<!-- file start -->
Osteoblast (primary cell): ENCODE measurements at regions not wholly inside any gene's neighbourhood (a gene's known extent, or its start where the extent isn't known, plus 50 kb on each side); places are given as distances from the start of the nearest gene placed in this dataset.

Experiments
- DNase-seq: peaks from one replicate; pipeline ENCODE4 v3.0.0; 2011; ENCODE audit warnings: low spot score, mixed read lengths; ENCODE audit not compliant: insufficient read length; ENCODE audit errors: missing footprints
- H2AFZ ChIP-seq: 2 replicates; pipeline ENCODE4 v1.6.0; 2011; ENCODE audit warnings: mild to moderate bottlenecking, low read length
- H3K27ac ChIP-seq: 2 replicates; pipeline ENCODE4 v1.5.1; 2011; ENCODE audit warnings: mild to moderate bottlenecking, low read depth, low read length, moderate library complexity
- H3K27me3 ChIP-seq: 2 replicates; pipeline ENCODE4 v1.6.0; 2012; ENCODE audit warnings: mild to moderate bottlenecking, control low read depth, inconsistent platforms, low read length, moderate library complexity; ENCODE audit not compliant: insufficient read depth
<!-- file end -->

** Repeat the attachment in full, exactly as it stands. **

Osteoblast (primary cell): ENCODE measurements at regions not wholly inside any gene's neighbourhood (a gene's known extent, or its start where the extent isn't known, plus 50 kb on each side); places are given as distances from the start of the nearest gene placed in this dataset.

Experiments
- DNase-seq: peaks from one replicate; pipeline ENCODE4 v3.0.0; 2011; ENCODE audit warnings: low spot score, mixed read lengths; ENCODE audit not compliant: insufficient read length; ENCODE audit errors: missing footprints
- H2AFZ ChIP-seq: 2 replicates; pipeline ENCODE4 v1.6.0; 2011; ENCODE audit warnings: mild to moderate bottlenecking, low read length
- H3K27ac ChIP-seq: 2 replicates; pipeline ENCODE4 v1.5.1; 2011; ENCODE audit warnings: mild to moderate bottlenecking, low read depth, low read length, moderate library complexity
- H3K27me3 ChIP-seq: 2 replicates; pipeline ENCODE4 v1.6.0; 2012; ENCODE audit warnings: mild to moderate bottlenecking, control low read depth, inconsistent platforms, low read length, moderate library complexity; ENCODE audit not compliant: insufficient read depth